Furniture designers rarely become as well-known as actors and actresses or the celebrities behind top selling fashion lines. However, their designs often accumulate popularity through the years, even after the designer has passed away. Some dining chairs have become icons, representing peaks in design history. These chairs are replicated by hundreds of companies each year, with originals selling for thousands of dollars at auction. Adding some of these iconic dining chairs to your home will add a touch of class that every guest will recognize when they enter. If you can`t afford the originals, a high quality reproduction will be just as good.



German designer, Michael Thornet may have been the first person to create a chair for mass production. In 1859 he experimented with steaming wood to shape it and pairing the curvy shapes with a woven cane seat. This style, now widely known as Bentwood, became an instant classic. The chair was immensely popular in Europe. It was first adopted as a cafe chair for use with small tables, but many people added them to their homes by the turn of the century. There are hundreds of modern interpretations that add a splash of color or new materials to this iconic design.


Contemporary Bentwood chair on Dunelm Mill website



The New York City furniture company, Knoll was ahead of the times when they created the curvy, modernistic Tulip dining table. Eero Saarinen was inspired to create a matching set of futuristic chairs to match it. This was the beginning of the Tulip chair, which first became available in 1956. It would become a best seller during the 1960s when anything futuristic and modern was in high demand. The chairs are made from aluminum and fiberglass, with both parts coated in a solid white plastic. A brightly colored cushion is added for comfort and to offset the sleek curves. These chairs were used during the original Star Trek series, securing them a place as a cultural icon.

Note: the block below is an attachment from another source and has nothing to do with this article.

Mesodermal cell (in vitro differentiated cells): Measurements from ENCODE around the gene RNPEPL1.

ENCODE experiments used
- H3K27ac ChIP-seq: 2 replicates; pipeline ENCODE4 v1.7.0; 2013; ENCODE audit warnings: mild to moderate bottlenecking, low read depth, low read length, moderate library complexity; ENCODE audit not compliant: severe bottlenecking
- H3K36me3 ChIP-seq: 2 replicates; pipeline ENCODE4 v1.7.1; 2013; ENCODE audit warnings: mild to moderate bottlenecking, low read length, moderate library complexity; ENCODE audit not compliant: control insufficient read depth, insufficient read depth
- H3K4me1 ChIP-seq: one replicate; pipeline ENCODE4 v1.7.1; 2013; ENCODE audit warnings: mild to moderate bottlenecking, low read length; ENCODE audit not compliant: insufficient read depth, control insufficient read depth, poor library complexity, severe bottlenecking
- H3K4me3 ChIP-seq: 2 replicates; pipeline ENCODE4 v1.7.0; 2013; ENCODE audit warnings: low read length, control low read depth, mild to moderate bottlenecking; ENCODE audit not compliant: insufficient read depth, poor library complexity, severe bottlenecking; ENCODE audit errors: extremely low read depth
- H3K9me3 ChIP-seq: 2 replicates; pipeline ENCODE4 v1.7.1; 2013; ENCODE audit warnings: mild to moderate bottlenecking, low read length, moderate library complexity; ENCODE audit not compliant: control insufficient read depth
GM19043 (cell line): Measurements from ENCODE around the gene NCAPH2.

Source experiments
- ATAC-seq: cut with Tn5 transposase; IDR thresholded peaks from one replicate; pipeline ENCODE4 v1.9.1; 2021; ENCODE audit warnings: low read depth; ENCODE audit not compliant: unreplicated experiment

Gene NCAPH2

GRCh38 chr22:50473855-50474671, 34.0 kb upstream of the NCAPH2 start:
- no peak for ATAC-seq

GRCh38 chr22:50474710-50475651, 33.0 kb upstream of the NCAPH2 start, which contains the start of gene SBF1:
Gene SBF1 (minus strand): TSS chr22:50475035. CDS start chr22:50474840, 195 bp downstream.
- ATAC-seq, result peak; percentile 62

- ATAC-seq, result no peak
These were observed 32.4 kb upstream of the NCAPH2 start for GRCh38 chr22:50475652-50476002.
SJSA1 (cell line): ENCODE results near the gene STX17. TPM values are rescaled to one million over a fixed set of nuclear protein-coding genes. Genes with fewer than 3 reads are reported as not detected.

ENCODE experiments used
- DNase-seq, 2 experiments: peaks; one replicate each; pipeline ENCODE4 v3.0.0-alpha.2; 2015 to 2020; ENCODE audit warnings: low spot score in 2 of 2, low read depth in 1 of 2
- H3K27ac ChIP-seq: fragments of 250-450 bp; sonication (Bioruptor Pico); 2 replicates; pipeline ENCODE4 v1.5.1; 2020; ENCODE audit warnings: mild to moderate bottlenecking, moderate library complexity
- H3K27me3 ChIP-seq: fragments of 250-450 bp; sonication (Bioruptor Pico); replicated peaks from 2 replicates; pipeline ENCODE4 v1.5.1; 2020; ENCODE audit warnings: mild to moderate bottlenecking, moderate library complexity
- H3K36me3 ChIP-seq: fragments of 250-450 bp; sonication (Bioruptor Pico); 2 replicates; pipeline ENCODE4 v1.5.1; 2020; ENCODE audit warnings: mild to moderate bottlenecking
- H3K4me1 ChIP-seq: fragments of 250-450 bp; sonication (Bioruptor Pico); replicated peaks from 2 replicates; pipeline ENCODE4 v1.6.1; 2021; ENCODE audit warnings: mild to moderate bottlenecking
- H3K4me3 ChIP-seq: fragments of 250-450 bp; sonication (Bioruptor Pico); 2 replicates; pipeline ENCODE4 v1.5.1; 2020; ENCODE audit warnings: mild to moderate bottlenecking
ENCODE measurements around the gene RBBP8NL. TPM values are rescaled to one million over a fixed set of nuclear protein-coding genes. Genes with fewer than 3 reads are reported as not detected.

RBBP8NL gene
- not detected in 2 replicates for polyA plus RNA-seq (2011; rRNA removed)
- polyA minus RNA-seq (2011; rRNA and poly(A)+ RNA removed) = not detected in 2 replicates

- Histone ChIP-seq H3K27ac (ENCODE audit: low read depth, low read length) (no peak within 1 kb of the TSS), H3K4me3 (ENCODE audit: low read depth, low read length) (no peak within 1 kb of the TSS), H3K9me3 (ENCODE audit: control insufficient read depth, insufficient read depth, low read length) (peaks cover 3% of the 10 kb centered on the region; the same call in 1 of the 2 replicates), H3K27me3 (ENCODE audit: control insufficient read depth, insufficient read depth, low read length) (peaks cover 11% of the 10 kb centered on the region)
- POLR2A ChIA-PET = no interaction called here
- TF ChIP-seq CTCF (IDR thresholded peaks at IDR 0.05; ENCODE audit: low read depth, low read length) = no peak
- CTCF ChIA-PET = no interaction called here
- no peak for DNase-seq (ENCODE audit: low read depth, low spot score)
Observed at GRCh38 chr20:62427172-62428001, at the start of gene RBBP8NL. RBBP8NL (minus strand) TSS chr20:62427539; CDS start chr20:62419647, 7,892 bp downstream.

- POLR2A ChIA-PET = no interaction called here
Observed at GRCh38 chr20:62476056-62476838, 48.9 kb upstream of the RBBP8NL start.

Knoll Tulip dinning set



The Panton chair is one of the few iconic designs named after its creator.

Verner Panton created the first mass production dining chair to use only one continuous piece of material. This chair is a sinuous piece of polypropylene that requires injection molding to achieve its classic shape. Wide curves express the aesthetics of the time in which it was designed. When the first Panton chair went up for sale in 1967, interior designers either loved it or hated it. The chair still produces the same strong emotions in people today.

Panton chair at Vitra



Windsor chairs are still one of the most widely used dining chairs because of the comfort and classic sensibility behind the design. This is one iconic chair that doesn`t have a designer behind it. The basic Windsor style first emerged in various parts of Ireland during the 16th century. The name comes from the shipping port of Windsor, which was responsible for sending this chair to London. A tall back support made from finely turned spindles is paired with a low seat. A curved arm piece wraps around the entire chair.

Traditional windsor chair warrenchairworks website

Contemporary windsor chair warrenchairworks website


Chippendale chairs are more commonly used as side chairs in modern design schemes, but they were originally designed for dining. Thomas Chippendale lived during the 1700s, so mass production of his classic chair design wasn`t possible. He did spread his design far and wide by publishing it in The Gentleman and Cabinet Maker`s Director. The Chippendale is known for its upholstered seat, lack of arm rests and intricately designed back piece. It remains one of the most popular designs of Dining chairs and is mass-produced by hundreds of different furniture companies.

Jonathan Adler's Chippendale Chair



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